Always Have a Way Out

An F-5N Tiger II assigned to the Sun Downers of VFC- 111 launches from Boca Chica Field in Key West (Photo by Mass Communication Specialist 1st Class Brian Morales)


Key West is a wonderful place to live and an even better place to fly, but what happens when you leave the security of sunny blue skies and calm seas during a large frontal passage over the mainland? Nothing good. Multiple storm fronts were tracking their way across the continental United States, with commercial flights being rerouted. Our squadron was returning two F-5N Tiger II aircraft that were on loan from our sister squadron, VFC-13 at NAS Fallon, Nevada. Having completed my cross-country familiarization flights, I was excited to ferry one of the jets back to NAS Fallon. My skipper would fly the other.

The plan was to depart Friday, Oct. 30, 2016 solo, and the skipper would leave the next morning. I left that afternoon and spent the evening in Pensacola, Florida. I was ready to go as soon as the airfield opened in the morning.

As I completed my preflight planning and my take-off time approached, I checked the weather again, revealing deteriorating conditions, with a solid line of thunderstorms extending from southeastern Texas to Tennessee. As I reviewed multiple DD-175-1s on various routes of flight, I delayed my takeoff and held off on my decision to fly until I consulted with my chain of command.

I attempted to call my skipper to see what his game plan was since he would be faced with the same dilemma, however, the call went straight to voicemail. My next call was to my operations officer, who agreed with my assessment of the weather and suggested I wait until I could speak with the skipper. When I reached my skipper, he told me he was past the storm and was able to pick his way through the buildups at FL420. After another check of the weather and verifying suitable diverts, I walked, not very excited about this. I should have stopped here, remained until the weather passed, but I didn’t.

The beginning of the route of flight was standard until I was told to level off at FL220. After multiple requests for FL420 to attempt to climb over the front, I was capped at FL280 due to multiple airliners along the same route and the F-5 being non-RVSM. Since I couldn’t climb over the front, I started deviating to the south around the storm, remaining VMC and looking to see if there were any breaks in the storm. I was not planning on splitting any cells but looking for a clear break in the weather.

I continued paralleling the storm and started receiving reports from center about airliners being clear of the weather near the fix I was proceeding toward still VMC. Continuing to track my fuel, I hugged the south side of a haze layer. I had estimated another four to five more minutes along this route of flight before I would have to turn around and proceed to my divert, New Orleans, if no break was found.

I know what everyone is thinking; at this point I should have just cried uncle and turned around as nothing was going my way. I was capped at a flight level well below the tops, I hadn’t seen any breaks in the weather nor did I expect to see any, and fuel would soon be an issue.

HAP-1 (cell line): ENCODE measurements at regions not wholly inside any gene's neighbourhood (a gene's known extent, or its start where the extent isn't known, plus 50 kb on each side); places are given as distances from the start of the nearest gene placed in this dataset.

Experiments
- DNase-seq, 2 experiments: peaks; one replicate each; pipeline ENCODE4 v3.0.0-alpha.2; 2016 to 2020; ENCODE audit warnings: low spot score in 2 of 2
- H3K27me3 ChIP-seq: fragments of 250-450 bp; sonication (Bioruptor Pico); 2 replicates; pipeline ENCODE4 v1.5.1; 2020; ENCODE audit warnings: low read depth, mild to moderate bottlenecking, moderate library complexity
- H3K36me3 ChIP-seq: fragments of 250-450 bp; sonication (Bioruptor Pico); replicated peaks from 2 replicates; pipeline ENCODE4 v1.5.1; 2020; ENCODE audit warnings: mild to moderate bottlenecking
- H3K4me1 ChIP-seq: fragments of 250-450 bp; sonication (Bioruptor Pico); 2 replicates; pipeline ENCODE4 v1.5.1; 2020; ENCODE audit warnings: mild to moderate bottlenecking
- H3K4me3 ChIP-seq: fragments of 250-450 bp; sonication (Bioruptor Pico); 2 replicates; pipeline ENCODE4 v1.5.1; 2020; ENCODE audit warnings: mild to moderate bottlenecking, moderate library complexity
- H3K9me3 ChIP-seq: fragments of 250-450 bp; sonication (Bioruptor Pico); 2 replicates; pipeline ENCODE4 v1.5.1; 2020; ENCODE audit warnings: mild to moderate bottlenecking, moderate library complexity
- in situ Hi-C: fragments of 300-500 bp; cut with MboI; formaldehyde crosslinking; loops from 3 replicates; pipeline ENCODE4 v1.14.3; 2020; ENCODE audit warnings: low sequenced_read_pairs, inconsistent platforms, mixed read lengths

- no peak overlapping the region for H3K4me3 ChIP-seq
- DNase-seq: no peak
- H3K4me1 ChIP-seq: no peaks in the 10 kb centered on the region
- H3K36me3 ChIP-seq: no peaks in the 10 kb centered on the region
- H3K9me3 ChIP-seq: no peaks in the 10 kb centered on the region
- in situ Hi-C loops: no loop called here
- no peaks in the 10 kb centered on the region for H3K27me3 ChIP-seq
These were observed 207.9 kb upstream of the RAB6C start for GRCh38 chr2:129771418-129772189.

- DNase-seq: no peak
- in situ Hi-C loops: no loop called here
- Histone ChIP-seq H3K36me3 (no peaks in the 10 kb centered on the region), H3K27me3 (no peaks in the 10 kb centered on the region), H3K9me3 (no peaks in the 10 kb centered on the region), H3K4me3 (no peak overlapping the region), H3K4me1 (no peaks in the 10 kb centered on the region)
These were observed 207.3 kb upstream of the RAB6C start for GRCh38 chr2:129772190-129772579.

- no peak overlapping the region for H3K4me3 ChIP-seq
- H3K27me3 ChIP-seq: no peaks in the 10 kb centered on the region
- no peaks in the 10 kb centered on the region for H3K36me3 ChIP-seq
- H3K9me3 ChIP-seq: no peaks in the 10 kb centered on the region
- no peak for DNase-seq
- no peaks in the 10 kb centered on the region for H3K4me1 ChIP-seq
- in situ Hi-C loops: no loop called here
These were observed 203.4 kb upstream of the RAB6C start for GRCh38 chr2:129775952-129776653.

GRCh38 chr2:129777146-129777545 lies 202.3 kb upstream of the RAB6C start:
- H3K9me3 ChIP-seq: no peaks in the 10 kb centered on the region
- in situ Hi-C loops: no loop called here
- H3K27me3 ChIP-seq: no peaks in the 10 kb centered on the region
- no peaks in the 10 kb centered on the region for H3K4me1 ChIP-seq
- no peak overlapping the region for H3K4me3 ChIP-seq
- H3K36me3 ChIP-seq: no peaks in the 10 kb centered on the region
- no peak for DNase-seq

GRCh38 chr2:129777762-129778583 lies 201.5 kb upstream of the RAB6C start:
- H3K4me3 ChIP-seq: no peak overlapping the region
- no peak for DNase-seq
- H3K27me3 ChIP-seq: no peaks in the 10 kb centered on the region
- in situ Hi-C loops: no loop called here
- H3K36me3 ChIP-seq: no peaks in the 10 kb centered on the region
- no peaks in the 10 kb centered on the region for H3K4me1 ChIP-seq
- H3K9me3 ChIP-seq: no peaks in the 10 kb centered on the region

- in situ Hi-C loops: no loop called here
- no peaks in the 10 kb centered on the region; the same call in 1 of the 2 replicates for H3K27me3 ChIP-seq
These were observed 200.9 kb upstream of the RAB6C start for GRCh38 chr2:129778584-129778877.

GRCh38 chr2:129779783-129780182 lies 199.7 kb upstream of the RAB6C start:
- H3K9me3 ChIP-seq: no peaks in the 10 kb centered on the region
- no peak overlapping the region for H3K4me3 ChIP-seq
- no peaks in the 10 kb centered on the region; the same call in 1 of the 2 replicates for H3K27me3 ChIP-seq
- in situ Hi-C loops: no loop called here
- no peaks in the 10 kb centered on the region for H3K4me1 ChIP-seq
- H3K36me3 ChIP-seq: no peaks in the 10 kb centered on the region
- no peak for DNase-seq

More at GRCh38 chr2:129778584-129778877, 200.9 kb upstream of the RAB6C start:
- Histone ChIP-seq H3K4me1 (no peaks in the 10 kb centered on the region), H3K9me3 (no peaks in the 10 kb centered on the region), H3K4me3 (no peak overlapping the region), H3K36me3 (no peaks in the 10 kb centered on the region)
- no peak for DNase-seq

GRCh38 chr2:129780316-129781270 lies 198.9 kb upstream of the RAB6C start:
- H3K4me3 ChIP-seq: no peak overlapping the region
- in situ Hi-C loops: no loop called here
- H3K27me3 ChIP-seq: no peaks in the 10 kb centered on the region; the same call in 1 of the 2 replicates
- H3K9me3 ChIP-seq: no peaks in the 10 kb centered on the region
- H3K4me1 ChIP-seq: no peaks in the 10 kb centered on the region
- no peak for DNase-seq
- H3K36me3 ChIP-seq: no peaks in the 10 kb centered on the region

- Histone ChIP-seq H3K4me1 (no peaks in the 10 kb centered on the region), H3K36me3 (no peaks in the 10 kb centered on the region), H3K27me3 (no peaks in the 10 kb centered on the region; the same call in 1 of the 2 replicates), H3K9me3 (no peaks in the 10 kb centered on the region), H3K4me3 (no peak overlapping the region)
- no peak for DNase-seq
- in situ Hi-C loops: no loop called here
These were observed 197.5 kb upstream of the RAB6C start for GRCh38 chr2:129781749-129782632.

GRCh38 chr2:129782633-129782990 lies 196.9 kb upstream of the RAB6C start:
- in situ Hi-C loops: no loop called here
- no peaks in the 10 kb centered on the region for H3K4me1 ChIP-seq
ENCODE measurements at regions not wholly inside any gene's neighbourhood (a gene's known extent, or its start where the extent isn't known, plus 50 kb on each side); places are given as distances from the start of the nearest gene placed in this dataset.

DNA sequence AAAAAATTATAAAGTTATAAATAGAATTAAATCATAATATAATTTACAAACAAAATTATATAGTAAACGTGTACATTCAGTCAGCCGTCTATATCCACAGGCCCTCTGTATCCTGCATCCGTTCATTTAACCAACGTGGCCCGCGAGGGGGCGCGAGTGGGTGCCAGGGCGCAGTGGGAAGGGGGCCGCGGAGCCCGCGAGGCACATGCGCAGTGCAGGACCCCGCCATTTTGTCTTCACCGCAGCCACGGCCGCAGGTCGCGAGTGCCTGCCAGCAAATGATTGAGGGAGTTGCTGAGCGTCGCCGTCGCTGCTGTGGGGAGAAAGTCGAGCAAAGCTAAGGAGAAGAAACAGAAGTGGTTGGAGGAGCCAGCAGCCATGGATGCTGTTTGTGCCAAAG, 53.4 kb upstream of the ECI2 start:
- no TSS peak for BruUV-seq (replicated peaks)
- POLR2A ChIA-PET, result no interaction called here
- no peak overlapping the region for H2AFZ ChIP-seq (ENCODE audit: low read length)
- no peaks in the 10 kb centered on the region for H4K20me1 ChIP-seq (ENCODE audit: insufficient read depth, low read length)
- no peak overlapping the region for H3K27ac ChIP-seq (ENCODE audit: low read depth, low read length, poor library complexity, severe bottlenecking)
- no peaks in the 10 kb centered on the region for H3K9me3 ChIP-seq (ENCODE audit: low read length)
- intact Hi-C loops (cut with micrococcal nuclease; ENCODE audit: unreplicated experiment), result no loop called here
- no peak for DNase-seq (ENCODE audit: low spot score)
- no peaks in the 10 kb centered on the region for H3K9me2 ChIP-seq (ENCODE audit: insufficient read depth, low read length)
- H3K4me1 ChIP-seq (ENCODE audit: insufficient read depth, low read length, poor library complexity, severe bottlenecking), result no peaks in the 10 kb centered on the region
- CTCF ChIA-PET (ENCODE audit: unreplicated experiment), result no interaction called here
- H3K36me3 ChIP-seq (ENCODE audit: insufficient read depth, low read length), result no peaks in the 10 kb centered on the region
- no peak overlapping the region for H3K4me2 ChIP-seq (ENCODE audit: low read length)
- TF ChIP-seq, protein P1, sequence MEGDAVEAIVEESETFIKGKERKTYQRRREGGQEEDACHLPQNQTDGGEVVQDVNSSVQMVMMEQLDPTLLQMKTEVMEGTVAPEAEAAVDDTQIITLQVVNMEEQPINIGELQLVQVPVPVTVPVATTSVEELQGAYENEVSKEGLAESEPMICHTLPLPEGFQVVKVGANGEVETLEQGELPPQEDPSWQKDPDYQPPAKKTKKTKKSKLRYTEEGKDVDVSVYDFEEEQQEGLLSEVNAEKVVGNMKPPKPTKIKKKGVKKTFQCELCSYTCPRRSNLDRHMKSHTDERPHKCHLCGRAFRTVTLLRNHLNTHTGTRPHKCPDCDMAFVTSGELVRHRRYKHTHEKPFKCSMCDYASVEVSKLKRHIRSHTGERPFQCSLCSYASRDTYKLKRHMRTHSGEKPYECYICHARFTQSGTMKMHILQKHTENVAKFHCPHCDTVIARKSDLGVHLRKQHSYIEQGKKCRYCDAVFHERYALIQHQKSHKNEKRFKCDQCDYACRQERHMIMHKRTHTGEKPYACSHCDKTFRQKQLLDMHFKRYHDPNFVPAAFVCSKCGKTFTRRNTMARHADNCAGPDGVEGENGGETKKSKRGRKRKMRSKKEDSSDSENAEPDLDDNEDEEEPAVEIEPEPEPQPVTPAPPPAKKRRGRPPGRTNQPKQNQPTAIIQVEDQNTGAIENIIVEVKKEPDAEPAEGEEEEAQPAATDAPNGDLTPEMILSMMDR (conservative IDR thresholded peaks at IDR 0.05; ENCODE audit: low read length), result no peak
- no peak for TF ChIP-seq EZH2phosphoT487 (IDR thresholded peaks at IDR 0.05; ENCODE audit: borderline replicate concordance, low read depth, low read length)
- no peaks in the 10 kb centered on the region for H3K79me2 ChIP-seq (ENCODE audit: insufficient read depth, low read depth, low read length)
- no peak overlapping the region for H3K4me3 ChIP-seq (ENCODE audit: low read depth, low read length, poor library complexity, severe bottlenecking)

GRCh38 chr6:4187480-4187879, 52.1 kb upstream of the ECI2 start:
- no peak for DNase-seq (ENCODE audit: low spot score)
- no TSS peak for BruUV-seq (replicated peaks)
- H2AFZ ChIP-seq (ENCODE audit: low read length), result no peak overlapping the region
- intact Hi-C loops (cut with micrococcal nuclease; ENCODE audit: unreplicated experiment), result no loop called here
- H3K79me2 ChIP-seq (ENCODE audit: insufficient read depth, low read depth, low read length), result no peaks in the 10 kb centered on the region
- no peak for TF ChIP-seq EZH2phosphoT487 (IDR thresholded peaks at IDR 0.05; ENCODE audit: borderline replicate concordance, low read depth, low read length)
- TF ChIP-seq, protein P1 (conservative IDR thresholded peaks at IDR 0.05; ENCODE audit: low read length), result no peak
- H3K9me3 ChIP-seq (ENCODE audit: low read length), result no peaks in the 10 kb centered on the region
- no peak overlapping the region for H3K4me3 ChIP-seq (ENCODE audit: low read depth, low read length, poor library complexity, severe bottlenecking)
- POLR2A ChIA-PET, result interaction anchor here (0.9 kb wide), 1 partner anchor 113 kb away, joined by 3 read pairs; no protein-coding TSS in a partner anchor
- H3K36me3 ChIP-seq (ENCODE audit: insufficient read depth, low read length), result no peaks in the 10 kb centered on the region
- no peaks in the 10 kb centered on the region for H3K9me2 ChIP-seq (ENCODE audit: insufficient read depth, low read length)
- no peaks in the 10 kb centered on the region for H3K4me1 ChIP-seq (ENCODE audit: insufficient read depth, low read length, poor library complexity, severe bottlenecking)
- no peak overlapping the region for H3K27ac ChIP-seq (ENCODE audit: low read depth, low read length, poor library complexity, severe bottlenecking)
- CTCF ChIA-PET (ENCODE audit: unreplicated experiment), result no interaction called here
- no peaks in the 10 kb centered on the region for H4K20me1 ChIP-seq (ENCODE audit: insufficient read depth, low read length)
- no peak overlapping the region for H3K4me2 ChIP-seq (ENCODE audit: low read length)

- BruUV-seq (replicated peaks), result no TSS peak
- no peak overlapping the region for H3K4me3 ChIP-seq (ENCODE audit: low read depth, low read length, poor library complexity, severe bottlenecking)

Eventually, I went into a haze layer for approximately one to two minutes but still able to see the outline of the sun to the south. My left elbow was on the canopy rail, touching the canopy, and I received an electric shock of what felt like static electricity – just like after someone rubs their feet on a carpet and touches you. Removing my arm from the rail, I processed what happened. In that brief time of thought, I saw something I hadn’t seen since being at a science museum. The canopy looked as if it was the glass of a plasma ball. The canopy engulfed in a white spider web of static electricity crawling front to back in a matter of seconds. At the same time an arc went from the canopy to my left to the iPad strapped to my left knee and to my waist. The shock was minor and of the same intensity I had felt earlier, just much more dramatic!

Being shocked twice, in haze without weather radar, it was time to turn around! As I turned through south toward my divert, I was instantly back in blue skies. I arrived on deck with no further excitement and with no noticeable system degradations or failures.

Thankfully, I’m walking away from this only shocked but unharmed, but what happened and what are the takeaways? Was it static electricity buildup to a discharge, St. Elmo’s fire or a lightning strike? Damage on the aircraft indicates a lightning strike, with exit holes on the trailing edge of both LAU’s and delamination of the aircraft skin on the stop of the vertical stabilator.

There were many points in which I should have decided to not push a situation but did so anyway. My uncomfortable feeling prior to manning up should have been heeded and I should not have been persuaded by others with more experience but less knowledge of the total picture. Something we all can take away from this event is that if flying in the vicinity of known and unknown locations of storm cells ensure to remain clear, far enough away from where lightning is occurring, and above all else – always have an out.


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